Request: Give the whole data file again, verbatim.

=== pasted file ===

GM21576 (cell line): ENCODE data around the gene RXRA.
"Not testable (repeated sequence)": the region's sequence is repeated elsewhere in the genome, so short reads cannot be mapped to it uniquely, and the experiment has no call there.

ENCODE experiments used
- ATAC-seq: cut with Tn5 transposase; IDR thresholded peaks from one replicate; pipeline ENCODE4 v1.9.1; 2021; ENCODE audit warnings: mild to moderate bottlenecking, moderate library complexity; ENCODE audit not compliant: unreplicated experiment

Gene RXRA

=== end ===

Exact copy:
GM21576 (cell line): ENCODE data around the gene RXRA.
"Not testable (repeated sequence)": the region's sequence is repeated elsewhere in the genome, so short reads cannot be mapped to it uniquely, and the experiment has no call there.

ENCODE experiments used
- ATAC-seq: cut with Tn5 transposase; IDR thresholded peaks from one replicate; pipeline ENCODE4 v1.9.1; 2021; ENCODE audit warnings: mild to moderate bottlenecking, moderate library complexity; ENCODE audit not compliant: unreplicated experiment

Gene RXRA